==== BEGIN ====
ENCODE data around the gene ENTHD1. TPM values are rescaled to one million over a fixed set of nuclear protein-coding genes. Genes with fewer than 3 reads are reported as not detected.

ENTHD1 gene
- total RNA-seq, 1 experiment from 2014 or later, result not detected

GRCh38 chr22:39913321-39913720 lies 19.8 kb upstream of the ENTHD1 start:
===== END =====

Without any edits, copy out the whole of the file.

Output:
ENCODE data around the gene ENTHD1. TPM values are rescaled to one million over a fixed set of nuclear protein-coding genes. Genes with fewer than 3 reads are reported as not detected.

ENTHD1 gene
- total RNA-seq, 1 experiment from 2014 or later, result not detected

GRCh38 chr22:39913321-39913720 lies 19.8 kb upstream of the ENTHD1 start: